Thierry Crouzet

Automatic translation from French

I suddenly felt disgust for the coronavirus. Everything that is said about the pandemic gives me a sheaf, and I don't want to stick my fingers deep in my throat. I no longer want to be one of those who foresee that the world will be the same, or worse, or different, or even better, one of those who profit from it to lead their political struggles, one of those who fall on the government or who come to his rescue.

I reached the overdose, including a media overdose. Because since the beginning of January, I have spent my life with my nose in the news, with all that they have of depressing and anxiety-provoking, not that it is the fault of the journalists, but rather of ourselves, always quick to rush to the darkest facts.

Now even the confinement notebooks don't matter to me. The voices of anonymous, artists, intellectuals are alike, all united in a swampy norm in which I have drowned and which I am trying to tear myself away to escape the brain death that constitutes rehashing.

I set Flipboard, my news aggregator, to receive everything on the hashtag #coronavirus. The more the days passed, the more I deleted sources, such a site cooked for confined, such another spoke of sex for confined or the life of unhappy stars during confinement. In the end, I only had the scientific sources that I usually read. The circle was closed, the coronavirus had become a subject like any other, confinement a non-experience.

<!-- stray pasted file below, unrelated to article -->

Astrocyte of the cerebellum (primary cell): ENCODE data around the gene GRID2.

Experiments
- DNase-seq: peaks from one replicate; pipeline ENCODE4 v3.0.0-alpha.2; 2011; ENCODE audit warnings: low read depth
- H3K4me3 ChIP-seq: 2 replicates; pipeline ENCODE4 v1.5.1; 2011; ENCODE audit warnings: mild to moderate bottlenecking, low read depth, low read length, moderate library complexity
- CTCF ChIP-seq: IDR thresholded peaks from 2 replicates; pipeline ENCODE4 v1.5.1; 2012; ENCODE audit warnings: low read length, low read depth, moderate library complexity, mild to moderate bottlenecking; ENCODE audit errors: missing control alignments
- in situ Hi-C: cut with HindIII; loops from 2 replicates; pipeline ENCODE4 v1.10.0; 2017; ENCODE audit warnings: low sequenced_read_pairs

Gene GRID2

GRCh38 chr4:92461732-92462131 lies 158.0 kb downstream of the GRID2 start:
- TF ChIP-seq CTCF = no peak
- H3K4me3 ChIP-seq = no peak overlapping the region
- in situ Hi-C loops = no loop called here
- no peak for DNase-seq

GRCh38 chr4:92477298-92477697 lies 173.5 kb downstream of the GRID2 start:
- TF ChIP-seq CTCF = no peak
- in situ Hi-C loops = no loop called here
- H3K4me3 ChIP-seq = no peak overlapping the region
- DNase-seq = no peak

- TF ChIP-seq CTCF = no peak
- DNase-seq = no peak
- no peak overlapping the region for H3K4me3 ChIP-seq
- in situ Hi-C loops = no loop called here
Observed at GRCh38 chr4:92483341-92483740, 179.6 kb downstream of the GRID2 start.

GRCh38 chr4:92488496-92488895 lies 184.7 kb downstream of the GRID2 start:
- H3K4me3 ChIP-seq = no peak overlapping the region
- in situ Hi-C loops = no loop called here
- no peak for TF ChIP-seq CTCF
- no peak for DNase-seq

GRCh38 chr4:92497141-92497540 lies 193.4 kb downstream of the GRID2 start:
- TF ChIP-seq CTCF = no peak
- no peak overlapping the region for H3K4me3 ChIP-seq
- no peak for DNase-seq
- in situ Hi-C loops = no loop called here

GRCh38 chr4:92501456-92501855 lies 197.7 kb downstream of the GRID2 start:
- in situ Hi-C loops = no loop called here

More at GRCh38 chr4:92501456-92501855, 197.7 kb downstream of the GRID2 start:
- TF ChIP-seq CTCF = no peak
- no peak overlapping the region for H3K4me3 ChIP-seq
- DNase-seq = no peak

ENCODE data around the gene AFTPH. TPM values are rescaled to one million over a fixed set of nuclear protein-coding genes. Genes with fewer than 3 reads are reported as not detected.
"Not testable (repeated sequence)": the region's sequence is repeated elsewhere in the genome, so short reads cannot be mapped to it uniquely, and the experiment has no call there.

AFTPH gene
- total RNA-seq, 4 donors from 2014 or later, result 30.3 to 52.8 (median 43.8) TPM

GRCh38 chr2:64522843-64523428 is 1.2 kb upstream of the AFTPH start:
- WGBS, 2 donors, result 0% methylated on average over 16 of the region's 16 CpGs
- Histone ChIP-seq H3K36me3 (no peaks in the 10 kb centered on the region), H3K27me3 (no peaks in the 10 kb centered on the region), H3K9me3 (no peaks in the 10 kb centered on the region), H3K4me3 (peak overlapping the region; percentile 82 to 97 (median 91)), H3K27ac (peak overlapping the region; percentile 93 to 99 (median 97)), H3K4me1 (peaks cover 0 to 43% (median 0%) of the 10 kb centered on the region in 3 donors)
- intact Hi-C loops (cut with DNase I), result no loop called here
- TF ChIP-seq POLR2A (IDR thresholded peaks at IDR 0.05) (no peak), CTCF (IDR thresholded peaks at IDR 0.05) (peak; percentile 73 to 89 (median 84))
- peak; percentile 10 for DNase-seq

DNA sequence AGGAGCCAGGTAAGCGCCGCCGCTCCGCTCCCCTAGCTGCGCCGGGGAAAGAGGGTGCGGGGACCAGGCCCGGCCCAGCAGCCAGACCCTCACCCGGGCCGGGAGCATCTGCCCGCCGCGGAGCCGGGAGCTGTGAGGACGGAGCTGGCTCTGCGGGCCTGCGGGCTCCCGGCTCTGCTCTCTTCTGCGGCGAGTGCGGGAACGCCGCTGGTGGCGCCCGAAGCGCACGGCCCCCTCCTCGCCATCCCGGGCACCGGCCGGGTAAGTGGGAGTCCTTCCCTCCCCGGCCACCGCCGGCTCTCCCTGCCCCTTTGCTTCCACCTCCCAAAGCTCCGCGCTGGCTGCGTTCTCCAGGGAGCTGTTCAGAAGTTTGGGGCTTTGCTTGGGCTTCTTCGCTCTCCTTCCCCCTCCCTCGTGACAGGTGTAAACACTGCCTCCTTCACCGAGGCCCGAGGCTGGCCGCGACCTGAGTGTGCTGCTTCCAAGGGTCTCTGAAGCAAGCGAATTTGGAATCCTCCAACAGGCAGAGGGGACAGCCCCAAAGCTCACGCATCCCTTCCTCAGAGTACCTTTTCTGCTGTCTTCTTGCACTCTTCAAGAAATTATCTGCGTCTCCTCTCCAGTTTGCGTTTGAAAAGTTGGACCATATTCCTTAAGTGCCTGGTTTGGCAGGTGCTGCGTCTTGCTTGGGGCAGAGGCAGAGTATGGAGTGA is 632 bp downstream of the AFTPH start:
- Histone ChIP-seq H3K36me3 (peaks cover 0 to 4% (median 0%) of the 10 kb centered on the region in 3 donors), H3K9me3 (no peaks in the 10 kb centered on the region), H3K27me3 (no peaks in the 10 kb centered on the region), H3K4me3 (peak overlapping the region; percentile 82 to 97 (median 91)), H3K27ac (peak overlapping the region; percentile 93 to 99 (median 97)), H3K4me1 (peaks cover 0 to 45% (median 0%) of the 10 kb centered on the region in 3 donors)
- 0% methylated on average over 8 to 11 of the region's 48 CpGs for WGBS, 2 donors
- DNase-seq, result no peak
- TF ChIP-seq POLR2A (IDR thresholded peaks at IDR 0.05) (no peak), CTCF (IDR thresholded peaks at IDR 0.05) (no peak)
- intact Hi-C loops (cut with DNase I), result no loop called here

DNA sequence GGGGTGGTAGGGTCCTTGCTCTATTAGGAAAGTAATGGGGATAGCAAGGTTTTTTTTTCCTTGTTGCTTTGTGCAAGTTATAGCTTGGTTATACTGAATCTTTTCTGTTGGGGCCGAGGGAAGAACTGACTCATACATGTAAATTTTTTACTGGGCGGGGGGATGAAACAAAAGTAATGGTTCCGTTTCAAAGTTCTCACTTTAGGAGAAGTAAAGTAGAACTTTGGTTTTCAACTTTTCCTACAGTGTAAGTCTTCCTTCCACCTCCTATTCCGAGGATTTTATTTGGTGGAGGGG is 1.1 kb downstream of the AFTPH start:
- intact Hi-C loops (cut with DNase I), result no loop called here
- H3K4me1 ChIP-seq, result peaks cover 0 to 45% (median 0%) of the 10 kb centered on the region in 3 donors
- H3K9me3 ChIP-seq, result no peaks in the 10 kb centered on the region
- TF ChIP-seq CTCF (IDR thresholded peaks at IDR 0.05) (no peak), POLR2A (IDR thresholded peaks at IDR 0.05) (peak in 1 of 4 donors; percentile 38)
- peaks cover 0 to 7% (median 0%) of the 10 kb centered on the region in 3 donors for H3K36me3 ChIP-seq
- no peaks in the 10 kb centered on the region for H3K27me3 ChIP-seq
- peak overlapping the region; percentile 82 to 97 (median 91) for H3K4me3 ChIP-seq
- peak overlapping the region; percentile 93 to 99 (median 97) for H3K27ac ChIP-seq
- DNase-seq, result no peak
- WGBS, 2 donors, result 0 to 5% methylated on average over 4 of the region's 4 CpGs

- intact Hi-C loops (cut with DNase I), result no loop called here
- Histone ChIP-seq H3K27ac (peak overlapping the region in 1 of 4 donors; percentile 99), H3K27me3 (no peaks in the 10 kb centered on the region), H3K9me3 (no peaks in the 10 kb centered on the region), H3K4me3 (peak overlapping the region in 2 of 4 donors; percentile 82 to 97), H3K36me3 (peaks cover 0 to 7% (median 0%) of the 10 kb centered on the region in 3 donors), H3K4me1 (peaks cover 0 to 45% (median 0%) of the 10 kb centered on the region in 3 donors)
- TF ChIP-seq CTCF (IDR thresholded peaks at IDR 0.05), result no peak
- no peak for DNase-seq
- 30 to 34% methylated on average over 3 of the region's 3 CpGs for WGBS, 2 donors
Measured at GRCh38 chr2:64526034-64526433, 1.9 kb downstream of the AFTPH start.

Nothing remains of me except a feeling of frustration. Frustration first of all against the police state, the stupid state, the centralized state, the state that denies us. It’s an old feeling in me that containment has only awakened me, making me resume a combat outfit that I thought was definitely put away after vain and tiring struggles.

I admit that I felt forces reborn in me and out of me, but too disordered for them to be durable, that they create a carrying movement which would have a chance to have an impact. The urgency is not yet great enough, the concepts are too intellectual, the wishes divergent. There is an undeniable breeding ground for something else but still fruitless, or perhaps by nature buried in the field of utopia. I will therefore learn to live with my frustration again, continuing to rant internally against the majority fixists who want nothing to change and the no less dangerous followers of the collapse who derive personal benefit from the underlying fears, in the same way as the media, using the same audience-generating mechanisms.

Did I experience anything else during confinement? Physical pain for sure. Because I suffered before from a mild capsulitis and which for lack of physiotherapy sessions became severe without that I could be relieved by an infiltration of hydrocortisone under arthroscanner because the medical imaging centers around my house were closed for the kind of sores that make you feel like you are being stabbed in the shoulder and having fun turning the blade.

System failure! Taste of collapse? Not even, because if I were a minister, a top sportsman or a capitalist, I would have received my corticosteroid injection and life would have gone on as before. With confinement, I felt in my place, neither too high in this society, nor too low, and moreover rather upwards than downwards, given my living environment.